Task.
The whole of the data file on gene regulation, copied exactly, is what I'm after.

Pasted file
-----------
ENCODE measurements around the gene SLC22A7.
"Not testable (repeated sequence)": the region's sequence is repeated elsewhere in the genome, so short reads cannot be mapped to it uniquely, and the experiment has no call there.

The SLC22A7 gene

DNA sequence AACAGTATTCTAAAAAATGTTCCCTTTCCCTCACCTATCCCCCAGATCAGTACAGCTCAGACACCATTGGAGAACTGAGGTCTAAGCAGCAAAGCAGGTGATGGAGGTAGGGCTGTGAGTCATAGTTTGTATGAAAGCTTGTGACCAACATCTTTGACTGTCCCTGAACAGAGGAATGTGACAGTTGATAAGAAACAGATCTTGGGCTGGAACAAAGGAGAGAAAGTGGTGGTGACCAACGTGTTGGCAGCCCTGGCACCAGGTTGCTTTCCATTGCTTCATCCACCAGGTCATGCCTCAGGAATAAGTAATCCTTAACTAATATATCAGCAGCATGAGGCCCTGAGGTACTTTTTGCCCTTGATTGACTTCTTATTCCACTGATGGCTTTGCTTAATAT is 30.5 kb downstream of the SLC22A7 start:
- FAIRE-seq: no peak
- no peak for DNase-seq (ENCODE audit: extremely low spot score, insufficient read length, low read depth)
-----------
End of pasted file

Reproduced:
ENCODE measurements around the gene SLC22A7.
"Not testable (repeated sequence)": the region's sequence is repeated elsewhere in the genome, so short reads cannot be mapped to it uniquely, and the experiment has no call there.

The SLC22A7 gene

DNA sequence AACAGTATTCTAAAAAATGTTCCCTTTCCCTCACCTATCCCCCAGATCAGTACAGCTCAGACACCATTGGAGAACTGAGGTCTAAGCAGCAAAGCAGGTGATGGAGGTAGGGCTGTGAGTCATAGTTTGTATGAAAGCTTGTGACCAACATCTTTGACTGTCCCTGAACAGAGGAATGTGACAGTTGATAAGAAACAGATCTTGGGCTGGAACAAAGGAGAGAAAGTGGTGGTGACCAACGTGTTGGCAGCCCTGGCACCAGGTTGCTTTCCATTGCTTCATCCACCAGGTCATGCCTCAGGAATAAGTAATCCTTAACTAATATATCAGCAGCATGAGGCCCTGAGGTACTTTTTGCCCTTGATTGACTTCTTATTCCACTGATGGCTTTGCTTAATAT is 30.5 kb downstream of the SLC22A7 start:
- FAIRE-seq: no peak
- no peak for DNase-seq (ENCODE audit: extremely low spot score, insufficient read length, low read depth)